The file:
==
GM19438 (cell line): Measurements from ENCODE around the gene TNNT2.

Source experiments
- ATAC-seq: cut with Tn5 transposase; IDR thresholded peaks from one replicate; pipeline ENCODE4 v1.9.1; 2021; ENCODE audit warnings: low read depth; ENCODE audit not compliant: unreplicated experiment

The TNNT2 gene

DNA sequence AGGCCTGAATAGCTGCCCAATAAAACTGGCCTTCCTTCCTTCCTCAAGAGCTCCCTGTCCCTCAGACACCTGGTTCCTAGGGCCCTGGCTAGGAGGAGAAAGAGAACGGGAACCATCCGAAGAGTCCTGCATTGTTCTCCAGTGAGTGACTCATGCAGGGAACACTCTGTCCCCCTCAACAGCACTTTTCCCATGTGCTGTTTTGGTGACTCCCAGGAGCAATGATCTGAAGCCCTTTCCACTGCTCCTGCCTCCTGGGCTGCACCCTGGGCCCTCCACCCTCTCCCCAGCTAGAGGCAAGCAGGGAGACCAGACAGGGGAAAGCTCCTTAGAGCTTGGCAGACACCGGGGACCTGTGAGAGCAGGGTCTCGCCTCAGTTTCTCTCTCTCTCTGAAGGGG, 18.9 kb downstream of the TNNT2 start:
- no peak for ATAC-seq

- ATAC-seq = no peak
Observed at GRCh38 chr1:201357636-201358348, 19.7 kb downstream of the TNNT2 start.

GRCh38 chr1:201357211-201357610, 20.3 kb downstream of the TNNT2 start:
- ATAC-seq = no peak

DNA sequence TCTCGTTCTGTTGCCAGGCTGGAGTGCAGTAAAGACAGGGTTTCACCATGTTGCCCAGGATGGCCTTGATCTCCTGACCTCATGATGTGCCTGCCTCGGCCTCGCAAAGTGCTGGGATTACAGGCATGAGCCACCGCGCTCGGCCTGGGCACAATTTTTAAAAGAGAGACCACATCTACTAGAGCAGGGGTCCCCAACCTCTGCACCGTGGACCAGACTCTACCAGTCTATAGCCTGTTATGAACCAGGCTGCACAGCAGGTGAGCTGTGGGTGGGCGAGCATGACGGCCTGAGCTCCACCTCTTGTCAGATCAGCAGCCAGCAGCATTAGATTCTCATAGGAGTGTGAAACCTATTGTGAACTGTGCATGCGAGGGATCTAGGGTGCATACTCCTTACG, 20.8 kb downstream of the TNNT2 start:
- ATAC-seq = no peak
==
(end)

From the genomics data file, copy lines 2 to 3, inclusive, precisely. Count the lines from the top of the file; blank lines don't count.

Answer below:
Source experiments
- ATAC-seq: cut with Tn5 transposase; IDR thresholded peaks from one replicate; pipeline ENCODE4 v1.9.1; 2021; ENCODE audit warnings: low read depth; ENCODE audit not compliant: unreplicated experiment